Milly is a Leeds-based UI/UX Designer. Alongside a broad range of design and web-based programming skills, she also has a passion for gaming, gadgets and all things tech-related.
Aside from knowing the essential HTML/CSS/JS/jQuery combo, there are many other tools which can make developing for front-end a hundred times easier. Here are a few of my favourite tools for maximising workflow and efficiency:
Whether you write your own, or use a ready-built framework (Bootstrap, Foundation, Skeleton), developing a responsive website should already be something you integrate into your workflow, and if it’s not, that needs to change ASAP. A recent study by StatCounter found that mobile internet usage has recently overtaken desktop for the first time ever. This means that we need to code our websites in order to cater for an ever-expanding list of devices. Choosing which framework you use depends on your projects' requirements. Sometimes, fully-fledged frameworks are overkill for simple three page brochure sites. In these instances, using a minimalist system such as Skeleton.css could be the most efficient answer to your problem, or you could write your own. The more complete systems on the other hand have a whole range of features. They allow you to create completely different user experiences to suit the device, for example; you’re likely to want a much simpler layout on a mobile where there is limited space, saving the full experience for desktop users. These frameworks also tend to have excellent cross-browser support, extensive documentation and friendly communities/forums to help you along the way if you get stuck.
Mobile compatibility is one of the more frustrating things a client can change their mind about last minute because your whole layout will be built upon it. Eliminate this frustration and get into the habit of developing responsive layouts from the get-go. Your future-self will thank you when your client inevitably asks you to “add it in” the night before go-live.
Git was created in 2005 by Linus Torvalds, and whilst it’s been around for more than a decade, I’m often surprised to hear that some developers still don’t use it. Having some sort of source/versioning control really is essential, and is the first thing I set up when I start a new project. Git allows you to track, tag and comment on all changes to your code, and is especially useful when multiple people are working on a project at once due to its remote branching and merging capabilities. Having all of your changes tracked in this manner means you can easily see what has been done, when and by whom, and also means there are multiple versions to revert to if you end up breaking all of your code somehow. Branching allows you to work on separate “versions” at once, whilst leaving the “master” trunk alone and intact, allowing for easy feature adding, bug fixing and patch releases. Vanilla Git is typically used from the command line, however if you’re a visual person there are several GUI clients, such as Sourcetree, or GitKraken. Although it’s generally not recommended for large files, you can even use Git to track Sketch, PSD or AI files.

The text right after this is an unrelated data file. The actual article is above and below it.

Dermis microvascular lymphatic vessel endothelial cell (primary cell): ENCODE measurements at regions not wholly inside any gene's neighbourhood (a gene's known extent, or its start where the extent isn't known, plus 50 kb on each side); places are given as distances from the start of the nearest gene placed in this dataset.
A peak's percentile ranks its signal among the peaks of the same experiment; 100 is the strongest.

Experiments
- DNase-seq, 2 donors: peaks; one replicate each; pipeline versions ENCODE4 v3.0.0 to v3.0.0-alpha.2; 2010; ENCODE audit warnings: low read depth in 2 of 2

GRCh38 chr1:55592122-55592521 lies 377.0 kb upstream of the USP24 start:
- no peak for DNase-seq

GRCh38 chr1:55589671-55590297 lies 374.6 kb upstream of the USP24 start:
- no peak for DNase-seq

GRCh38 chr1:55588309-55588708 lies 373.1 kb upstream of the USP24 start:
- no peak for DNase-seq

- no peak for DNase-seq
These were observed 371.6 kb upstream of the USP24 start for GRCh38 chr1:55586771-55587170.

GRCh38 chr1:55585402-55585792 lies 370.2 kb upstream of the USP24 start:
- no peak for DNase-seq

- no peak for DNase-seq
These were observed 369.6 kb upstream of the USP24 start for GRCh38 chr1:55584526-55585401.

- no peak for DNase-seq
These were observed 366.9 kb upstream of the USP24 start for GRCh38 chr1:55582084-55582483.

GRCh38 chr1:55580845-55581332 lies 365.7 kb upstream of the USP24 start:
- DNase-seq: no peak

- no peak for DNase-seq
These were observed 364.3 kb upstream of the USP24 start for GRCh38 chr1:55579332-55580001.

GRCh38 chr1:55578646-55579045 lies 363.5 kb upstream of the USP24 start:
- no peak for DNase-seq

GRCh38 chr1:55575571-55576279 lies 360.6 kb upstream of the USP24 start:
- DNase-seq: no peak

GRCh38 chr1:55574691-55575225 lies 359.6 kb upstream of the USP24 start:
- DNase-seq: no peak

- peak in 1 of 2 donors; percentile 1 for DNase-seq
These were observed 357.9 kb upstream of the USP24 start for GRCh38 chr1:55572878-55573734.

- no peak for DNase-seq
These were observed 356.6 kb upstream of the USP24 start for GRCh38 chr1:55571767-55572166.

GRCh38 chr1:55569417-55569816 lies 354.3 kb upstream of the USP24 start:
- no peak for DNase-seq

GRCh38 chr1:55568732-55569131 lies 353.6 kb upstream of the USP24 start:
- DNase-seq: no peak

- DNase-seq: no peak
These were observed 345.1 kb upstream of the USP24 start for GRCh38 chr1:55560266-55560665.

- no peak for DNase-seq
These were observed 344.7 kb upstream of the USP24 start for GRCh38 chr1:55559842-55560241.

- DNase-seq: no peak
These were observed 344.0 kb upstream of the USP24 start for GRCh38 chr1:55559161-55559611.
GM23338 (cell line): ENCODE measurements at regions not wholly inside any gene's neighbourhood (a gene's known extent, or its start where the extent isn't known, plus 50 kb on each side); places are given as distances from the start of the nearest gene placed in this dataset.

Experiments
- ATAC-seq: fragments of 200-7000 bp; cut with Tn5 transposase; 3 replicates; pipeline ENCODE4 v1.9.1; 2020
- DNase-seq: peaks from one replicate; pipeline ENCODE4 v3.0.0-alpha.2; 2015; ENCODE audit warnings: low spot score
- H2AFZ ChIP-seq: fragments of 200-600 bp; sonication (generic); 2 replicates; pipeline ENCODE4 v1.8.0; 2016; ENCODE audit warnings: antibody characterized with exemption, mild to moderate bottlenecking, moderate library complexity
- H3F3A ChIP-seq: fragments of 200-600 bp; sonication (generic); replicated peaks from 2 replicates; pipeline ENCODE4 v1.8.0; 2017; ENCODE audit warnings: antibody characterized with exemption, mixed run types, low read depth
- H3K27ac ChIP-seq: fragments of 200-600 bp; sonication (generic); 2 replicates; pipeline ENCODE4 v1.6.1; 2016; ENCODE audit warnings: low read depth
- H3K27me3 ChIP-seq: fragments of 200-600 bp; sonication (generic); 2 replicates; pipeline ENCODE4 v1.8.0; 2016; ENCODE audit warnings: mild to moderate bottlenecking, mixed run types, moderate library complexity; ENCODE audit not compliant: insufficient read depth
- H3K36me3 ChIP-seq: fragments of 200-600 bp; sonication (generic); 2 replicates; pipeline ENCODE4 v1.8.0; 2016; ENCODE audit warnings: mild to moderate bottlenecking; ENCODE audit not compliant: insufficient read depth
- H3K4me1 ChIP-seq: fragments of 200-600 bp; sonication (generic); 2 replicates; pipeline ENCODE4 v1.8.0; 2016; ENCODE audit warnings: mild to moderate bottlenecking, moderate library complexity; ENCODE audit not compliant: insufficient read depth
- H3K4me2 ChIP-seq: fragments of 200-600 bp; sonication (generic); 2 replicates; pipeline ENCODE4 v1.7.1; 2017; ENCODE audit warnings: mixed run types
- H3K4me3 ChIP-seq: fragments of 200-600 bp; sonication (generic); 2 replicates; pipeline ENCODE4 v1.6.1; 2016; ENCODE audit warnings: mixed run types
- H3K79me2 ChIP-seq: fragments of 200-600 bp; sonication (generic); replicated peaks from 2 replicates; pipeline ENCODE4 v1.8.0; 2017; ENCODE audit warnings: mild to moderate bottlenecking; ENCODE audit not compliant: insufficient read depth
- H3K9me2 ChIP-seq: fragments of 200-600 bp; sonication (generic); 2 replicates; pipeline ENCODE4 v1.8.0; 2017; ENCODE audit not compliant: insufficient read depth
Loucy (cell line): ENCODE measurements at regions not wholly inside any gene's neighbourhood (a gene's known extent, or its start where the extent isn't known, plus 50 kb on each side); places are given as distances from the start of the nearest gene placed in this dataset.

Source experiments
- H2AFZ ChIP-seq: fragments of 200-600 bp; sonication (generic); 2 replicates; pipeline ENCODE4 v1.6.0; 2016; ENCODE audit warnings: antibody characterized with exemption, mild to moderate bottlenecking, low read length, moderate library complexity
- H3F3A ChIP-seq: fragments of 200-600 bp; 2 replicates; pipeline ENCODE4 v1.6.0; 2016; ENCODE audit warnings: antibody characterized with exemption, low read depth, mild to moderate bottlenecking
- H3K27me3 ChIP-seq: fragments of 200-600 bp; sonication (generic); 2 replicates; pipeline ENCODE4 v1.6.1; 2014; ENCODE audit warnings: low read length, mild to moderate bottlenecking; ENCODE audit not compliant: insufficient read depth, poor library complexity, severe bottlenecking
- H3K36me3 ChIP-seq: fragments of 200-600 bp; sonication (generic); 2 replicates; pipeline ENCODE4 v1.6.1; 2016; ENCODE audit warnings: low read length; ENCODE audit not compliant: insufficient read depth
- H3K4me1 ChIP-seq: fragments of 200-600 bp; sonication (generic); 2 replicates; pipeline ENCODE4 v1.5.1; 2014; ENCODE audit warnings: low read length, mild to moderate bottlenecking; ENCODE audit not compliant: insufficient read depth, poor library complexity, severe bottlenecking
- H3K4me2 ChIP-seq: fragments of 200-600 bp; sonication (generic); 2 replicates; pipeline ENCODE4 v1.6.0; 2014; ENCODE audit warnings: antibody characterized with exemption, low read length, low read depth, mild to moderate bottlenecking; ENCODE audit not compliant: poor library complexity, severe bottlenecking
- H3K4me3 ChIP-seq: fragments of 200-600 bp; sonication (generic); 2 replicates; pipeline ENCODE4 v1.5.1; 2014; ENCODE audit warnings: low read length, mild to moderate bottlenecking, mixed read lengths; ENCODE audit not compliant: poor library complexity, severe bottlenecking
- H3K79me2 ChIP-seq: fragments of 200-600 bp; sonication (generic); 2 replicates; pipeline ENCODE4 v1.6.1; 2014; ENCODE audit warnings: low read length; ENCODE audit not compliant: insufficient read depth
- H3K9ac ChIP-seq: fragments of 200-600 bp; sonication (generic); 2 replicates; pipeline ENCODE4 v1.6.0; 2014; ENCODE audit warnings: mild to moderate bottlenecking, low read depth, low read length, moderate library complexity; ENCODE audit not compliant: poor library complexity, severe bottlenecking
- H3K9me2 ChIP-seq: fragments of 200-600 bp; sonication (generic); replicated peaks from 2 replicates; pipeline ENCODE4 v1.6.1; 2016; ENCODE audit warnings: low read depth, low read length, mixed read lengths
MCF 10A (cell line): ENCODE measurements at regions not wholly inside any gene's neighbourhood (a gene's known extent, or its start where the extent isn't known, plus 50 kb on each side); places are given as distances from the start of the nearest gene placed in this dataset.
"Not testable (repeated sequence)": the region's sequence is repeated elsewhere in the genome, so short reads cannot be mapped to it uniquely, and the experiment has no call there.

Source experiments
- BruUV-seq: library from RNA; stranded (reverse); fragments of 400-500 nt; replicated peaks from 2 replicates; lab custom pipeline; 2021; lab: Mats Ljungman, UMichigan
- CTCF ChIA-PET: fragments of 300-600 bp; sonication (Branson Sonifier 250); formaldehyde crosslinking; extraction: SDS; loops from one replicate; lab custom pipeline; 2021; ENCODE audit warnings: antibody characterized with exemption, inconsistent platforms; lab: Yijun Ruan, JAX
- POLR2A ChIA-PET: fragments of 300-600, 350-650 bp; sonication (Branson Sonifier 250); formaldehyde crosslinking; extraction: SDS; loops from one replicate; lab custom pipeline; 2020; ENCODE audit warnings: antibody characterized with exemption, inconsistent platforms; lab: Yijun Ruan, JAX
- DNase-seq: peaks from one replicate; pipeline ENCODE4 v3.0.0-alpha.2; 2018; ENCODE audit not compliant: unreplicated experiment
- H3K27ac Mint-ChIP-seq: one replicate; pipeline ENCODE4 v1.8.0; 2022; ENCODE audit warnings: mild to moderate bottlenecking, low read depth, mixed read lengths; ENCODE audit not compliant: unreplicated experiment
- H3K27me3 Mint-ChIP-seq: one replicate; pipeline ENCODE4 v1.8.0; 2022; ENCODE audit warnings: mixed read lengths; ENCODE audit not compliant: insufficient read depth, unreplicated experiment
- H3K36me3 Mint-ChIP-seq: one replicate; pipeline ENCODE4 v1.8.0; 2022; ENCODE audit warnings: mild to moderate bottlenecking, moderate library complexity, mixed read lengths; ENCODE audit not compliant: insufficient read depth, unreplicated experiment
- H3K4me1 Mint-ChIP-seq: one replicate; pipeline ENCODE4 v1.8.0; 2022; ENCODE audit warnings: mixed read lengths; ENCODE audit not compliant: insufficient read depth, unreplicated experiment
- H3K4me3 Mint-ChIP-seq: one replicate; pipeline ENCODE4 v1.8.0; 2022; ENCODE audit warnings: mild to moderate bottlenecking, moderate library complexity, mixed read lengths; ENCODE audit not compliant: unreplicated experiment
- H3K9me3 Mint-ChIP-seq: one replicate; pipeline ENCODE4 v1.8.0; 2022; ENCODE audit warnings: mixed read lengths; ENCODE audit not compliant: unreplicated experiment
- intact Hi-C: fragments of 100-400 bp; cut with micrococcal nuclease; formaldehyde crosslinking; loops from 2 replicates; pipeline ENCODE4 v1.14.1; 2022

Icon sprite sheets are generally old news. These days it’s all about icon fonts or more recently, SVG icons (I’ll do another post on those soon). Icon fonts are a great and super easy way to add icons to your project. Simply download the font, include it in your project, then add them wherever they’re needed using a simple span or icon tag. Icon fonts use the CSS pseudo-elements and therefore allow you to change the size, colour, add shadows, strokes etc efficiently using code. Long gone are the days of editing image files ad-nauseam just because you want to see what the icon looks like in different colours. Icon fonts also go hand-in-hand with responsive design. Because they’re vector images, they scale seamlessly with the rest of your site; no need to create alternative versions for retina displays.